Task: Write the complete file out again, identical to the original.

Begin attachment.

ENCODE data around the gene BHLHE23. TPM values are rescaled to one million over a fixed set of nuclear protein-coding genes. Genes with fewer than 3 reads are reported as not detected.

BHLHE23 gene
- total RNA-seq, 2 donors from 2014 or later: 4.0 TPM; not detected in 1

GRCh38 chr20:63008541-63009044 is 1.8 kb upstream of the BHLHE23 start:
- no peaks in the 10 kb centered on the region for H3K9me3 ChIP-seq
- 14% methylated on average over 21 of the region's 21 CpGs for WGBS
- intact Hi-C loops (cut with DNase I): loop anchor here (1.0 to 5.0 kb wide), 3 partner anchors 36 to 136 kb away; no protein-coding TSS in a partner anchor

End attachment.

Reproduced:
ENCODE data around the gene BHLHE23. TPM values are rescaled to one million over a fixed set of nuclear protein-coding genes. Genes with fewer than 3 reads are reported as not detected.

BHLHE23 gene
- total RNA-seq, 2 donors from 2014 or later: 4.0 TPM; not detected in 1

GRCh38 chr20:63008541-63009044 is 1.8 kb upstream of the BHLHE23 start:
- no peaks in the 10 kb centered on the region for H3K9me3 ChIP-seq
- 14% methylated on average over 21 of the region's 21 CpGs for WGBS
- intact Hi-C loops (cut with DNase I): loop anchor here (1.0 to 5.0 kb wide), 3 partner anchors 36 to 136 kb away; no protein-coding TSS in a partner anchor